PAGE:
Oh, sorry. I guess I should explain first. The fine folks at YouGov Omnibus recently conducted a survey to determine what specifically drives people to go see certain movies, and whether or not they are put off by trailers that reveal too much about a film. The results of the study were pretty obvious, for the most part.
According to a new study, half (49 percent) of Americans feel that movie trailers these days give away too many of a movie’s best scenes, with a full 16 percent agreeing strongly. (Via THR)
I would have expected that second number to be a lot higher, because with new movie trailers and exclusive scenes coming out for the summer blockbusters at a pace that feels like every five seconds, you’d think that John Q. Moviegoer would be a lot angrier. Especially in this era of unbridled Internet rage.
So are people put off by these extensive trailers? No, not at all. Probably because they’re one minute long and movies are two hours longer and sometimes feature boobies.
The findings from the YouGov Omnibus survey taken April 26 to 28 found that the reveal of plot in a trailer deterred only about 19 percent of respondents from wanting to see the movie. In contrast, 24 percent said that it made them want to see the film more.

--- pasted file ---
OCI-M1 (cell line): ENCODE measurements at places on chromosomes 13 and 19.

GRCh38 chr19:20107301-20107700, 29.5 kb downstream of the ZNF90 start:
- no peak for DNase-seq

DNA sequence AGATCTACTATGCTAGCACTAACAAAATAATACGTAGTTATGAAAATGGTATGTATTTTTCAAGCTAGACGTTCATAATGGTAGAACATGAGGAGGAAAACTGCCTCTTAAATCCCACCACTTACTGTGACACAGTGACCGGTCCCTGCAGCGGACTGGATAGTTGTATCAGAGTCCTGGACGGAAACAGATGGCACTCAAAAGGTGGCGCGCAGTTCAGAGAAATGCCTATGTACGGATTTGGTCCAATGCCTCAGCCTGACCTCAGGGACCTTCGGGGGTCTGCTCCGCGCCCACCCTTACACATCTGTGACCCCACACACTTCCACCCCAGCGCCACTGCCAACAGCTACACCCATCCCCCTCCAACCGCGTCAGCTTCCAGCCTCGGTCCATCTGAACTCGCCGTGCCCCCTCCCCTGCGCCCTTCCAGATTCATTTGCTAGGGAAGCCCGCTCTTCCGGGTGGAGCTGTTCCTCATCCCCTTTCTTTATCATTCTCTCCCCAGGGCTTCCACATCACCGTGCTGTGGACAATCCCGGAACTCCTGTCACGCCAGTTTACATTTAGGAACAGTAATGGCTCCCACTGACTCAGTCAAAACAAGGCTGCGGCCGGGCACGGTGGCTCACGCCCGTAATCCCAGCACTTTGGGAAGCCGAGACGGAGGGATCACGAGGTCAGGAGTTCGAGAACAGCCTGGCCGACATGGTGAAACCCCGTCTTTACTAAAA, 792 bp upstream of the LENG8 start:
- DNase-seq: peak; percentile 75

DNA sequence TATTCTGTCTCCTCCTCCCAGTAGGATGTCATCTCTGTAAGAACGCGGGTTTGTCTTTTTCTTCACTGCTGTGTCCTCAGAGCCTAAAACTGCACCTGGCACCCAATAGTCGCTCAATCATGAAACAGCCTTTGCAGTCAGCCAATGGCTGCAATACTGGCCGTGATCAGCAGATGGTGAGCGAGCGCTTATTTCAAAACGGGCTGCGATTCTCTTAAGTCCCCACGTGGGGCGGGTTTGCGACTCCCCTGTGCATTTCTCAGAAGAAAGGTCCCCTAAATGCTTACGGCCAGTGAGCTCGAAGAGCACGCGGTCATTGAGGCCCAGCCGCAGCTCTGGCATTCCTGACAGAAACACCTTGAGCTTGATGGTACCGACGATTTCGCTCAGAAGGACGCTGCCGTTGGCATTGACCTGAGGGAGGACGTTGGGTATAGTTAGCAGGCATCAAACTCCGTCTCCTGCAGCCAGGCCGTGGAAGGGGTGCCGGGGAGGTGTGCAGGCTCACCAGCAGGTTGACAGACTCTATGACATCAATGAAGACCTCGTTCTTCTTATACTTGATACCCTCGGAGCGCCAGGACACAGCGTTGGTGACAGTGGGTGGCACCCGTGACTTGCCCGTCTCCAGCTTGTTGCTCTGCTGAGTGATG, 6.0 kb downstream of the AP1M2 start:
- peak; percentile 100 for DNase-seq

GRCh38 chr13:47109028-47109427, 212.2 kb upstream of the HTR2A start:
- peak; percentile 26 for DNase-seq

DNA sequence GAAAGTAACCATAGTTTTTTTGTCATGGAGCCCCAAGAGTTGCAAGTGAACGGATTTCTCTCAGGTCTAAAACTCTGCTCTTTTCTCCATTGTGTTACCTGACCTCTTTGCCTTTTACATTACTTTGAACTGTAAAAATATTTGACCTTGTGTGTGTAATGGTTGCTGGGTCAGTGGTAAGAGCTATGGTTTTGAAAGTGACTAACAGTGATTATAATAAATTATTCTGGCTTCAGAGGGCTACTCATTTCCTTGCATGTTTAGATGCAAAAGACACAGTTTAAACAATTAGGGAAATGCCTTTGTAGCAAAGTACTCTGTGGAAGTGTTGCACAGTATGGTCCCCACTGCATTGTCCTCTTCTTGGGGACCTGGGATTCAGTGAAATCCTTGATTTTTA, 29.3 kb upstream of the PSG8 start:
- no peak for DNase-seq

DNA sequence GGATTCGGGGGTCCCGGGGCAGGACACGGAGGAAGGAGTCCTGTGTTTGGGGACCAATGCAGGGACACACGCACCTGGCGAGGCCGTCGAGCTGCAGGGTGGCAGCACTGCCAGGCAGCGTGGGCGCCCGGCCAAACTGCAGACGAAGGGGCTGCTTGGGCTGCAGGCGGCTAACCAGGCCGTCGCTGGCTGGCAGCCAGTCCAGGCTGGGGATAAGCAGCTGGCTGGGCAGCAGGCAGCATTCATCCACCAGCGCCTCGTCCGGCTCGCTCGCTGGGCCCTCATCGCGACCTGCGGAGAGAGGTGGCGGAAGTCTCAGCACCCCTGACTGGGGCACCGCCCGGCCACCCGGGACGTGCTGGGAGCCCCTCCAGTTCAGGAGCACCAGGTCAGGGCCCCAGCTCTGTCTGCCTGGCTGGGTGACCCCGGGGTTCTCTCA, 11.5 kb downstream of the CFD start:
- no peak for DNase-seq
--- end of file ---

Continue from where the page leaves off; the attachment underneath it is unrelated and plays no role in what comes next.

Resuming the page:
Movie trailers remain extremely important to audiences, playing the biggest role (48 percent) in pushing people to see a movie, followed closely by personal recommendations (46 percent).
Basically, people admitted the obvious – that studios give way too much away – but short of showing us the ending and ruining the whole damn thing, nothing’s going to stop us from actually seeing the movie. What they should have asked was, “Are you sometimes pissed off by trailers that make movies look awesome, only to spend $10-15 on those movies and realize that they were flaming piles of smegma?” And the statistics would have been remarkably different.
I’ve always thought the best way to promote a movie would be to just have Kate Upton bouncing up and down while she says the movie’s title over and over.
I would have watched That’s My Boy twice just for that.
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